Long-Term Retirement StrategiesSubmitted by MIRUS Financial Partners on August 8th, 2023
Many of us dream of the day we will be able to put the stress of a working life behind us and retire. We want to pursue our hobbies, volunteer for causes we care about, or just be able to spend more time with the ones we love.
Early retirement is a term that feels ripe with promise. Many of my clients are intent on finding ways to retire 1, 5, or even 10 years before age 65. However, for most of my clients, I counsel patience. Even the most well-heeled retirees are often surprised by the effects of inflation on retirement spending and savings. And if you’re lucky enough to live to 80, 90, or beyond, you may find that your retirement funds are insufficient to maintain an optimal lifestyle.
Retirement and Life Expectancy
According to the U.S. Department of Health and Statistics, the average American man now lives to about age 76, and the average woman lives to be 81. The U.S Census reports that about 5% of Americans will live past age 90, and that percentage is expected to increase to about 10% in the next 30 years.
We’ve all heard the statistics that when they first created Social Security back in 1935 that the average American lived to about age 60. With that statistic in mind, 65 was chosen as an age when Americans were so old that they should no longer work and should have the income needed to care for themselves in their few, final years.
It’s easy to see that, 84 years after the creation of the 65-retirement age, many Americans are still healthy and active at age 65, with years, even decades ahead of them.
The Risk of Outliving Your Assets
While many people save for decades for a good retirement, it’s important to allocate assets in ways that mitigate the risk of running out of money. For those of us lucky enough to live 10-30+ years past 65, inflation will also have a big impact on your spending power.
Longevity and inflation will both have a significant impact on your retirement funds, so it’s smart to talk to your financial advisor about ways to reduce the impact of these two factors.
Strategy: Delay Claiming Your Social Security Benefits
Most of us know that we’re eligible to receive Social Security at age 65. But fewer people are aware of the benefits of postponing benefits. By delaying your claim, you’ll increase the amount of your payments significantly. Social Security benefits are also adjusted for inflation and can help you reduce the inevitable impact of rising costs.
Strategy: Annuities After Retirement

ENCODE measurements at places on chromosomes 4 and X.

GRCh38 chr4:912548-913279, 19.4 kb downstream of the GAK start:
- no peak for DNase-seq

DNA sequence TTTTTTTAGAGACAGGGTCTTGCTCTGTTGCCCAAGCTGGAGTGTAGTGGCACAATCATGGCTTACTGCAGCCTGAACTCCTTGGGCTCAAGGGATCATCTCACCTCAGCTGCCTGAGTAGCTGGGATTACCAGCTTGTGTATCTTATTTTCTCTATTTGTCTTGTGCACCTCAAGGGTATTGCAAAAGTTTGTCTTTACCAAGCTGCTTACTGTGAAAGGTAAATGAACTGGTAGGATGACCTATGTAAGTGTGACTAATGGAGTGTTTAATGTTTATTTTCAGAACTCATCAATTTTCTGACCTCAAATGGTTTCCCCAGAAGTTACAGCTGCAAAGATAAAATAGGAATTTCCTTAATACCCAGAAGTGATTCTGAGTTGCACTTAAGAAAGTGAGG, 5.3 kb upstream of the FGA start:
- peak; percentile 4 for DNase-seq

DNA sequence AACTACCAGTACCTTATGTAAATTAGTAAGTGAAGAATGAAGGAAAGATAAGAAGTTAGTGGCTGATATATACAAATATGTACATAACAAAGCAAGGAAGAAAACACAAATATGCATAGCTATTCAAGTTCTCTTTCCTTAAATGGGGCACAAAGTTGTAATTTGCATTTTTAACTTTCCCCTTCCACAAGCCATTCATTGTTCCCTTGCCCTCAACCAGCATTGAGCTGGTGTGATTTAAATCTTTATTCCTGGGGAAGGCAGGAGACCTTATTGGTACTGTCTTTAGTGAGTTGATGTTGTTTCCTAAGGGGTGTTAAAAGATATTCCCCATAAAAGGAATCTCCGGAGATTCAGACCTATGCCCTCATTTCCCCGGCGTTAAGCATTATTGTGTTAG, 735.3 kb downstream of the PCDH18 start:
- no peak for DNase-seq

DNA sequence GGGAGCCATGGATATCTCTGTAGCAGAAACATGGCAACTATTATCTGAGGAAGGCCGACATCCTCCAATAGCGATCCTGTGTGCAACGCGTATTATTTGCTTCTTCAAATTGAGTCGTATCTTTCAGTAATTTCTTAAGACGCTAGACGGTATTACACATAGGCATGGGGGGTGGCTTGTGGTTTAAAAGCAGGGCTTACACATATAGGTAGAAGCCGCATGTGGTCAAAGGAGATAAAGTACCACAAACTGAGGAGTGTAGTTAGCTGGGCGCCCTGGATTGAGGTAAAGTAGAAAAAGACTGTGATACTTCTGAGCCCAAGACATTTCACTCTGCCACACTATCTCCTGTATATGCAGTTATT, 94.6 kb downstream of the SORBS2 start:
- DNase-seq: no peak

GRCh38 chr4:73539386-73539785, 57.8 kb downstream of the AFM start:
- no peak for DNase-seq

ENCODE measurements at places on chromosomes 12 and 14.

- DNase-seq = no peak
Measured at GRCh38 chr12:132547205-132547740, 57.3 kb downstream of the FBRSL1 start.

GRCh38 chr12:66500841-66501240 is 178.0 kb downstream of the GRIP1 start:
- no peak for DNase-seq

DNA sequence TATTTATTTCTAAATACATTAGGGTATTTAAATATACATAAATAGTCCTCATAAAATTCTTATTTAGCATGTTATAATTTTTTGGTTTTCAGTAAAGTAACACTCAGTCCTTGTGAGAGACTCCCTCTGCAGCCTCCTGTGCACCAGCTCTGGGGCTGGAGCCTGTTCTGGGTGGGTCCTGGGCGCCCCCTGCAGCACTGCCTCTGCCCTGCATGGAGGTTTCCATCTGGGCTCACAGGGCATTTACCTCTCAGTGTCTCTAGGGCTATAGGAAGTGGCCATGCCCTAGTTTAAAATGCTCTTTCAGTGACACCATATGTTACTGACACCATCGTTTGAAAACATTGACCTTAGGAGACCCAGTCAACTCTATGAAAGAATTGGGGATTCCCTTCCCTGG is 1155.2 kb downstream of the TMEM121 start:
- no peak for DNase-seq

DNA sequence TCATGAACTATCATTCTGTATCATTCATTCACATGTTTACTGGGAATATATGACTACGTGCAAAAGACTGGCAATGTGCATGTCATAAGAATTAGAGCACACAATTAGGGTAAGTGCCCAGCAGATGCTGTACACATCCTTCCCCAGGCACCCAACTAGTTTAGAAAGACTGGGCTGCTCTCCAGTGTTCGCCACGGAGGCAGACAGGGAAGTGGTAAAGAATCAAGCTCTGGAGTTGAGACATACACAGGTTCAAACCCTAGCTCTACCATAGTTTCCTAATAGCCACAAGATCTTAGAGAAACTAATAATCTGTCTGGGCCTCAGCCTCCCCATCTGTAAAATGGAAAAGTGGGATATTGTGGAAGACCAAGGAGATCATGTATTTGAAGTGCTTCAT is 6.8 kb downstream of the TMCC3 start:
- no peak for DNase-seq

If you’ve already started collecting Social Security, you’re not out of options. To put you in a better financial position for the next years or decades, a pure life immediate or deferred income annuity may be right for you. An immediate annuity begins payouts immediately and provides an immediate guaranteed income. For retirees with ample short-term assets, deferred annuities, which withhold payouts until a later date, may be the better choice.
Both types of annuities may be an attractive investment choice for retirees because they pay principal and interest.
However, immediate annuities will not increase to accommodate inflation over time. Again, seek counsel from your financial advisor.
Inflation is a real challenge for retirees. Younger investors with decades before retirement may mitigate the effects of inflation by investing in riskier stocks with potentially higher returns. However, for retirees, equities risk should remain lower, since the money is needed immediately, and retirees may not have decades to recover from major drops in the market.
However, dedicating some part of your portfolio to equities may help you manage inflation risks. It’s rarely wise to invest your core retirement funds in equities after retirement, but if you have significant funds reserved for splurges like travel or second homes, it may make sense to reassign that part of your portfolio to longer-term investing that might outperform inflation.
Strategy: Treasury Inflation-Protected Securities (TIPS)
Treasury Inflation-Protected Securities, or TIPS, are a type of bond that is indexed for inflation. The return volatility of short-term TIPS is small compared to other investment options. Short-term TIPS have historically offered compared favorably with the annual Consumer Price Index and may be a way to hedge inflation without the risk associated with other alternative investments such as real estate, commodities, or precious metals.
TIPS may be a good investment option for retirees who are particularly sensitive to inflation.
Investments in securities do not offer a fixed rate of return. Principal, yield, and/or share price will fluctuate with changes in market conditions and when sold or redeemed, you may receive more or less than originally invested. No system or financial planning strategy can guarantee future results.